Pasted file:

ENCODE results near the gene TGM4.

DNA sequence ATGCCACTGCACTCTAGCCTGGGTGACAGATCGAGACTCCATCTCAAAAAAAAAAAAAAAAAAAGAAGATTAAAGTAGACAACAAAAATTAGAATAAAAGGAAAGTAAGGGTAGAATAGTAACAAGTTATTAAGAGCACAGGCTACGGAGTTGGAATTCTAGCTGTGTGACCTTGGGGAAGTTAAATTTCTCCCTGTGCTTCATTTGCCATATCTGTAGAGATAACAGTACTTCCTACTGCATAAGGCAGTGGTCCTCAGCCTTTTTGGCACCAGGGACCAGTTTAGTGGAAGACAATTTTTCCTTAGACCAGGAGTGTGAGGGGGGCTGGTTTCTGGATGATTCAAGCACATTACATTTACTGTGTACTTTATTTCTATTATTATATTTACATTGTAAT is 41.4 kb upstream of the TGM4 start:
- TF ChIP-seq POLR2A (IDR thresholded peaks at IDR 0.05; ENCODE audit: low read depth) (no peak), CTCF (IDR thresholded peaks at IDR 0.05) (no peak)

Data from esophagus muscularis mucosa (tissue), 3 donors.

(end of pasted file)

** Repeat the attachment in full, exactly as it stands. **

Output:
ENCODE results near the gene TGM4.

DNA sequence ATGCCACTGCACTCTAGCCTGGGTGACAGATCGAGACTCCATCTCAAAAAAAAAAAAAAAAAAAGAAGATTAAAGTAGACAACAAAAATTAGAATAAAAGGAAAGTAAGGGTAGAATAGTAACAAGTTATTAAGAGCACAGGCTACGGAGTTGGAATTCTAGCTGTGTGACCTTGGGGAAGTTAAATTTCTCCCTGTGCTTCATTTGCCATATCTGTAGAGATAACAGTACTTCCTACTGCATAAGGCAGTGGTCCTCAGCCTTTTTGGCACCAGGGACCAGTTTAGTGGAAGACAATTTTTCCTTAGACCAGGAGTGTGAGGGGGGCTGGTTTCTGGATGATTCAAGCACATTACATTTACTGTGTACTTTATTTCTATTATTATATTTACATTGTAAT is 41.4 kb upstream of the TGM4 start:
- TF ChIP-seq POLR2A (IDR thresholded peaks at IDR 0.05; ENCODE audit: low read depth) (no peak), CTCF (IDR thresholded peaks at IDR 0.05) (no peak)

Data from esophagus muscularis mucosa (tissue), 3 donors.